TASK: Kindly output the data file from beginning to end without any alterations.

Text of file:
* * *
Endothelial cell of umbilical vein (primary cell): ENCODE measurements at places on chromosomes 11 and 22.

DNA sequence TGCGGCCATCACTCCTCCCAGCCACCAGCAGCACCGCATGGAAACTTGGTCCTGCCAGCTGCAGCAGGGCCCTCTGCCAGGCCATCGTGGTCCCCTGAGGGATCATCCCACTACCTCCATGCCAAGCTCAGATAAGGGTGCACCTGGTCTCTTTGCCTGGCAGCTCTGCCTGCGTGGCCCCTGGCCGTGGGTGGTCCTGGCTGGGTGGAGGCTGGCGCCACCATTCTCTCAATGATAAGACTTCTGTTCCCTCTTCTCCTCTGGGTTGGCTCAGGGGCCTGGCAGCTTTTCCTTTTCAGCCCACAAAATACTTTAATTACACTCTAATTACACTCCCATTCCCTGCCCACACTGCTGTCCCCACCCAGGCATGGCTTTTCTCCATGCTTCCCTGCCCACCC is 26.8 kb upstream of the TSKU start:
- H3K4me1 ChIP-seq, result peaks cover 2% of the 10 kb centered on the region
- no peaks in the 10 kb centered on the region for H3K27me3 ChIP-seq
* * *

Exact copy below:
Endothelial cell of umbilical vein (primary cell): ENCODE measurements at places on chromosomes 11 and 22.

DNA sequence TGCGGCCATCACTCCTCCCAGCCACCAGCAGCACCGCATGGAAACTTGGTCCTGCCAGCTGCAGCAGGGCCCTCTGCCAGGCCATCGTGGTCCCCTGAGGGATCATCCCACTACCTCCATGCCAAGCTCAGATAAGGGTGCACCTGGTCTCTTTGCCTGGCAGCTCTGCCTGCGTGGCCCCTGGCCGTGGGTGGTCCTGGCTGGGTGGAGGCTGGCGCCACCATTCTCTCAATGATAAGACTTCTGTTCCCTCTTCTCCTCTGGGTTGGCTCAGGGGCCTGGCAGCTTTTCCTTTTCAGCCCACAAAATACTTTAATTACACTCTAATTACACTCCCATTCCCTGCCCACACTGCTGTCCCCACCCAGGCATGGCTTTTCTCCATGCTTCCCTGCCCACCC is 26.8 kb upstream of the TSKU start:
- H3K4me1 ChIP-seq, result peaks cover 2% of the 10 kb centered on the region
- no peaks in the 10 kb centered on the region for H3K27me3 ChIP-seq